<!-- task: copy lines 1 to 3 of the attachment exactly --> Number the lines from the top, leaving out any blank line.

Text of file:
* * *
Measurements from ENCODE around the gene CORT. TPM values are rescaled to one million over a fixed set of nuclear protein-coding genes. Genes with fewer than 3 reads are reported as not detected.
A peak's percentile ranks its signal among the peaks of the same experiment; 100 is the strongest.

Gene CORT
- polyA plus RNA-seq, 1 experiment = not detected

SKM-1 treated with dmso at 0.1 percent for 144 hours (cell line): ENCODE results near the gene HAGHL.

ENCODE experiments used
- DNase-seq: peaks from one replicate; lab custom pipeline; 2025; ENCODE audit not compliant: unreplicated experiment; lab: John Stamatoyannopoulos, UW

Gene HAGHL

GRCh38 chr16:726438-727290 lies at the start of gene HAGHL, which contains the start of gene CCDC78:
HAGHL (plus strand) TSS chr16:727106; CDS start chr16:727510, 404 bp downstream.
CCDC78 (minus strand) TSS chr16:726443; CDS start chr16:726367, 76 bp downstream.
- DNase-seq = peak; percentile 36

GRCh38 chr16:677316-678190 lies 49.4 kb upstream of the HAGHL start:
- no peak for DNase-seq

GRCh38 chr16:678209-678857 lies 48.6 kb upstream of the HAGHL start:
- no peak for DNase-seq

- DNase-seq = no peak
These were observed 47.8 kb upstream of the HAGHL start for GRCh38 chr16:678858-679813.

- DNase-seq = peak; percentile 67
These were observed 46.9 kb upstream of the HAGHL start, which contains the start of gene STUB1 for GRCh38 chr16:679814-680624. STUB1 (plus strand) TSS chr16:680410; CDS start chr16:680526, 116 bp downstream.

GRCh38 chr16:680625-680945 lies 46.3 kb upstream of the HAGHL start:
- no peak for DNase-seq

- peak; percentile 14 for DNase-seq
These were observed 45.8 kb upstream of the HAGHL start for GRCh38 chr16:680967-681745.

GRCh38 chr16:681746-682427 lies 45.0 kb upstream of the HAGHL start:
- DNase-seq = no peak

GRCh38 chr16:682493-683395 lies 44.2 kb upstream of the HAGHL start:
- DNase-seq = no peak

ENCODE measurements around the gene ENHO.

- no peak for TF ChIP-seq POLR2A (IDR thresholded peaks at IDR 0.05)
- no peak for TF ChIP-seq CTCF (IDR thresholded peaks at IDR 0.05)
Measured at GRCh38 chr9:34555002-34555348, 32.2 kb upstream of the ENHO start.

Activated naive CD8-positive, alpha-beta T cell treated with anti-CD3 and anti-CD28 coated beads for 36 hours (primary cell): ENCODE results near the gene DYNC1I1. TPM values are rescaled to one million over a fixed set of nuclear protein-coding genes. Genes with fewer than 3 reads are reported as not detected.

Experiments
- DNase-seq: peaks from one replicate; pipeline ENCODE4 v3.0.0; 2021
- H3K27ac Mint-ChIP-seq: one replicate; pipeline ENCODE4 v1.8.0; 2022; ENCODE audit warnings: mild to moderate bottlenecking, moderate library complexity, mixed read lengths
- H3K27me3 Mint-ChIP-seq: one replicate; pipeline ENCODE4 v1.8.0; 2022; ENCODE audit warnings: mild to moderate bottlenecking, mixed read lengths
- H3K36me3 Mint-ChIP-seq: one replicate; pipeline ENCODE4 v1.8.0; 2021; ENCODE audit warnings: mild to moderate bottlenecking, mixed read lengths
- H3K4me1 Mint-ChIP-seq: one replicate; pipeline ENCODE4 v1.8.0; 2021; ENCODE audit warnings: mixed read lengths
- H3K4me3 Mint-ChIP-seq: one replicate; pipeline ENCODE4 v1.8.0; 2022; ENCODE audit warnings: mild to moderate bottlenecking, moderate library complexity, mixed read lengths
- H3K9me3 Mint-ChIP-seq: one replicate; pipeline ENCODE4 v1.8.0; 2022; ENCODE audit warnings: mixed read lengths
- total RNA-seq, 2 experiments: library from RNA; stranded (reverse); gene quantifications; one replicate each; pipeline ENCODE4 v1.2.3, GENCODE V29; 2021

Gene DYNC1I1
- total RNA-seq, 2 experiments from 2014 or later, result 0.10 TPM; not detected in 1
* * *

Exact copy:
Measurements from ENCODE around the gene CORT. TPM values are rescaled to one million over a fixed set of nuclear protein-coding genes. Genes with fewer than 3 reads are reported as not detected.
A peak's percentile ranks its signal among the peaks of the same experiment; 100 is the strongest.

Gene CORT